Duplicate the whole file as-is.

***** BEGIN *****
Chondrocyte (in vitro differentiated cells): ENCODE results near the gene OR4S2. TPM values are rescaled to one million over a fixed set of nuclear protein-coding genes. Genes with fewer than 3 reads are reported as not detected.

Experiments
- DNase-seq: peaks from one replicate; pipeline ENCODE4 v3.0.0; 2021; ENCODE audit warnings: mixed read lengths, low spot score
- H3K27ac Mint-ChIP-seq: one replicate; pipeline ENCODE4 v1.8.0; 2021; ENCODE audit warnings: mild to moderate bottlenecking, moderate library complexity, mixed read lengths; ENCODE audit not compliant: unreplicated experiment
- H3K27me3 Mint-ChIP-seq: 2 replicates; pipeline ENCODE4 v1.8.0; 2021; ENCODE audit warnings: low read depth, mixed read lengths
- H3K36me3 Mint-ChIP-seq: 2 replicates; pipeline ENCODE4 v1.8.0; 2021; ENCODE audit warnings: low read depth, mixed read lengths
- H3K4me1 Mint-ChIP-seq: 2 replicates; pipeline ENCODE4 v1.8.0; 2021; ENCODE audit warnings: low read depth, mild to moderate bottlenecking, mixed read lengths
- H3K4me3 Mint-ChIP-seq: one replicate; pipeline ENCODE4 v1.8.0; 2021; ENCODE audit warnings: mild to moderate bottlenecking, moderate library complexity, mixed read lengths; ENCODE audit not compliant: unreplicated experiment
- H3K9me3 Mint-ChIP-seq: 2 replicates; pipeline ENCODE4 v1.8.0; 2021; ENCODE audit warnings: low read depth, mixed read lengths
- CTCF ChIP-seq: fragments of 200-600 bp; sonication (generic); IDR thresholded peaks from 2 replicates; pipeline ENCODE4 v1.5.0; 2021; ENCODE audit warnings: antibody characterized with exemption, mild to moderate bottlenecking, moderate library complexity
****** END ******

Chondrocyte (in vitro differentiated cells): ENCODE results near the gene OR4S2. TPM values are rescaled to one million over a fixed set of nuclear protein-coding genes. Genes with fewer than 3 reads are reported as not detected.

Experiments
- DNase-seq: peaks from one replicate; pipeline ENCODE4 v3.0.0; 2021; ENCODE audit warnings: mixed read lengths, low spot score
- H3K27ac Mint-ChIP-seq: one replicate; pipeline ENCODE4 v1.8.0; 2021; ENCODE audit warnings: mild to moderate bottlenecking, moderate library complexity, mixed read lengths; ENCODE audit not compliant: unreplicated experiment
- H3K27me3 Mint-ChIP-seq: 2 replicates; pipeline ENCODE4 v1.8.0; 2021; ENCODE audit warnings: low read depth, mixed read lengths
- H3K36me3 Mint-ChIP-seq: 2 replicates; pipeline ENCODE4 v1.8.0; 2021; ENCODE audit warnings: low read depth, mixed read lengths
- H3K4me1 Mint-ChIP-seq: 2 replicates; pipeline ENCODE4 v1.8.0; 2021; ENCODE audit warnings: low read depth, mild to moderate bottlenecking, mixed read lengths
- H3K4me3 Mint-ChIP-seq: one replicate; pipeline ENCODE4 v1.8.0; 2021; ENCODE audit warnings: mild to moderate bottlenecking, moderate library complexity, mixed read lengths; ENCODE audit not compliant: unreplicated experiment
- H3K9me3 Mint-ChIP-seq: 2 replicates; pipeline ENCODE4 v1.8.0; 2021; ENCODE audit warnings: low read depth, mixed read lengths
- CTCF ChIP-seq: fragments of 200-600 bp; sonication (generic); IDR thresholded peaks from 2 replicates; pipeline ENCODE4 v1.5.0; 2021; ENCODE audit warnings: antibody characterized with exemption, mild to moderate bottlenecking, moderate library complexity